U.S. Representative Martin B. (Barnaby) Madden compiled by Dean Rodkin, Archivist Darien Historical Society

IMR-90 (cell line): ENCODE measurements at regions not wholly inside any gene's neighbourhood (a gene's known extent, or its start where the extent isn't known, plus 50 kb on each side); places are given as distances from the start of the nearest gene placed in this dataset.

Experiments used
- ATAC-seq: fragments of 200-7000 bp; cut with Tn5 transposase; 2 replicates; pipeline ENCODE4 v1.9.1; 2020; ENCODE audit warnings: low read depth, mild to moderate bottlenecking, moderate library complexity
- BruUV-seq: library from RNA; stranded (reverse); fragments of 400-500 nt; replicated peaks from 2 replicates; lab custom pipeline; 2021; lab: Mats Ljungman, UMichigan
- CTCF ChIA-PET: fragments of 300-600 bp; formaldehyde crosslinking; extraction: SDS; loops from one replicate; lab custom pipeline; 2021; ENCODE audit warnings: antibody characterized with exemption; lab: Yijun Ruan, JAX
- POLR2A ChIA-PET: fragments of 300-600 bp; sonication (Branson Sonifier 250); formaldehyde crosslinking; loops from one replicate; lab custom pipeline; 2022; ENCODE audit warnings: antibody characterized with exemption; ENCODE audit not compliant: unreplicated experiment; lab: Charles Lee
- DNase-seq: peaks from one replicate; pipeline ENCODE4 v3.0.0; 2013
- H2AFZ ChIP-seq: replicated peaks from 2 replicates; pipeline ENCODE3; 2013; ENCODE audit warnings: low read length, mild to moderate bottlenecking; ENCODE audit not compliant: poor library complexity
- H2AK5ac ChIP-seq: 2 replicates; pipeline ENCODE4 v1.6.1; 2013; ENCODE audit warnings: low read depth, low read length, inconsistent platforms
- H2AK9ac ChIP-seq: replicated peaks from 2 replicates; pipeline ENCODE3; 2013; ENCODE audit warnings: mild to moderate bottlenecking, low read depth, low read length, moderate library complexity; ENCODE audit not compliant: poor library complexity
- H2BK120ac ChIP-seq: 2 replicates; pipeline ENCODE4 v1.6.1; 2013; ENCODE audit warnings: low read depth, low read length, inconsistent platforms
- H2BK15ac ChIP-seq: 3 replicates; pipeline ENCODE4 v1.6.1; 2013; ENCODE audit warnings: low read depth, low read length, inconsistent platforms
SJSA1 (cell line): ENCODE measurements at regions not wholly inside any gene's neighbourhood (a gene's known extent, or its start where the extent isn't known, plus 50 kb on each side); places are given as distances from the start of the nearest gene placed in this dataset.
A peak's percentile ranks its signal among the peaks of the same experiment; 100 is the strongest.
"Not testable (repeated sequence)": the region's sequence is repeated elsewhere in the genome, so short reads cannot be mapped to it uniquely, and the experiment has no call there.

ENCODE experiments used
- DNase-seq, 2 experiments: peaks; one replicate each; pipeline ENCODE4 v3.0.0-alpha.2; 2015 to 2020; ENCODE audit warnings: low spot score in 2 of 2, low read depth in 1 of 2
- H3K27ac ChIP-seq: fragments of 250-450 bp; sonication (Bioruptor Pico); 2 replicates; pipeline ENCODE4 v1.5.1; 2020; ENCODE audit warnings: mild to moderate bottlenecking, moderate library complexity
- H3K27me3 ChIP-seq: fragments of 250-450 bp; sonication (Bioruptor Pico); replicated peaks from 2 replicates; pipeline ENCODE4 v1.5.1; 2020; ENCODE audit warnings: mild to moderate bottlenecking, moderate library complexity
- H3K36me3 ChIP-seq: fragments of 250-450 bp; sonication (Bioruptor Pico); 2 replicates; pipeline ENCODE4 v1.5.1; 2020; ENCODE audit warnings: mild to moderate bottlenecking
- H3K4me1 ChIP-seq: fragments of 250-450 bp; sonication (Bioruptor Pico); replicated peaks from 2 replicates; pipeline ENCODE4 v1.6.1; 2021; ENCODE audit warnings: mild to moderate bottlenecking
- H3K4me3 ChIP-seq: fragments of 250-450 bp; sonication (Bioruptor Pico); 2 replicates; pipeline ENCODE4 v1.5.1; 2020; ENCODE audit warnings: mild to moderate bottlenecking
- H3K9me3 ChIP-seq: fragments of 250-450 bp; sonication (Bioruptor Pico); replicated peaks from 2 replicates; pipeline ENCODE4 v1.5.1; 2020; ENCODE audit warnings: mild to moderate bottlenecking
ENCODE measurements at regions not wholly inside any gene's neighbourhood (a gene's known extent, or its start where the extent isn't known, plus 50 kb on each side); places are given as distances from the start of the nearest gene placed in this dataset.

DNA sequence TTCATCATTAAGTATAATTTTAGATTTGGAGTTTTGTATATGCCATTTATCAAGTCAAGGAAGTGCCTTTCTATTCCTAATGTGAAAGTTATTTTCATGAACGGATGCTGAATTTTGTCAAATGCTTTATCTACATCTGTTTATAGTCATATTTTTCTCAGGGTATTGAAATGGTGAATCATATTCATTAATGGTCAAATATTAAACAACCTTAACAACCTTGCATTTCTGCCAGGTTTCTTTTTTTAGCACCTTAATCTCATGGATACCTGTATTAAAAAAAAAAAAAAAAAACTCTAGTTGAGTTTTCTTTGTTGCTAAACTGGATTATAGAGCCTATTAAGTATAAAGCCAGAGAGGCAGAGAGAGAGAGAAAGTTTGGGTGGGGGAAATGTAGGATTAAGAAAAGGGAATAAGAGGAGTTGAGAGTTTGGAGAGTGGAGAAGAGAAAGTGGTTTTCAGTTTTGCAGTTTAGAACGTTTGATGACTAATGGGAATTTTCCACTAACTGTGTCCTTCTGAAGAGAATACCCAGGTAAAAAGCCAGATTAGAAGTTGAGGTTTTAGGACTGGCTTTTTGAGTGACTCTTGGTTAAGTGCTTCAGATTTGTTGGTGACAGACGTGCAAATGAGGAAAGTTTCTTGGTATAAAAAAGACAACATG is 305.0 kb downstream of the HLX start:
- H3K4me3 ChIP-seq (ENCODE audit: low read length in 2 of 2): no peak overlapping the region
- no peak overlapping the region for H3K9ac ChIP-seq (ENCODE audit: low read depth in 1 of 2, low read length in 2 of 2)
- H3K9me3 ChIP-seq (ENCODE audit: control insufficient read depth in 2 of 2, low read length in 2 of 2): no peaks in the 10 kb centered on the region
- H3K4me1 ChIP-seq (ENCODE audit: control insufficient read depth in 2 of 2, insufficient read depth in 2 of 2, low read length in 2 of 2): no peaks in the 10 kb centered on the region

Martin Barnaby Madden was born in Wolviston, England, in 1855. Economic hardship in England led to his father's decision to follow the lead of his wife's brother-in-law and immigrate to the United States. The family did so in 1869, arriving first in Boston and then moving to Lemont, Illinois, where his wife's brother-in-law was living.Martin persuaded his parents to let him seek work in the Lemont stone quarries. Athens (as Lemont was referred to) limestone was in great demand to meet the growing needs of Chicago. Martin began his career earning 50¢ a day as a water boy at a quarry. In 1870, Martin was transferred to a barge line on the Illinois and Michigan Canal that carried stone to Chicago. However, a year later, he slipped while tying up a barge, and caught his foot between the barge and the canal bank. His leg was so badly mangled that it was amputated at the knee. Rather than pursue a lawsuit, Martin's family accepted the company's offer to employ Martin as a clerk. Thus began a career that eventually led to Martin becoming President of the Western Stone Company in 1895. In 1878, Martin visited Elisha Smart, a prosperous farmer living in Cass. So the story goes, that as he arrived at the Smart property, he heard Josephine, Elisha's youngest daughter, singing. Martin fell in love with Josephine and they were married in 1878. A few years after their marriage, an infection damaged Josephine's hearing. Despite the best care, nothing could be done and Josephine became deaf. Their daughter Mabel was born in 1886. During the 1880s, Madden decided to enter politics. Martin and Josephine wher living at 3929 Michigan Avenue, Chicago, in Chicago's 4th ward. Martin served as a member of the Chicago City Council from 1889-1897, and was its presiding officer for four of those years, including 1893, the year Chicago played host to the World's Columbian Exposition. his political career was capped when he was elected to the United States House of Representatives in which he served from 1905 until his death in 1928 at the age of 73. While in Congress, he served as chairman of the Committee on Appropriations. His stature was confirmed when the fighting "watchdog of the treasury" was accorded a funeral in the House of Representatives. In 1903, on the site of Josephine Madden's childhood home, the Maddens built a summer home, rumored to be a 25th wedding anniversary present. The home, located at Bailey Road and the I55 North Frontage Road, is today known as the Carmelite Spiritual Center, formerly called Aylesford. Martin called it Castle Eden after a place in England. Castle Eden was built to be a replica of the White House in Washington, D.C. Josephine Madden died in 1934. Both she and Martin are buried in Cass Cemetery along the I55 North Frontage Road. According to Thomas Robert Bullard who in 1973, wrote in his doctoral thesis, "From Businessman to Congressman: The Careers of Martin B. Madden," "Martin B. Madden was a multi-faceted political leader whose career mirrored the issues of the forty years from 1889 through 1928. Despite frequent problems and occasional defeats, he rose from a humble childhood to national power. When he died in 1928 he had outlived nearly all of his contemporaries: . . . . . Madden had endured, and the public reaction to his death reflected his worth."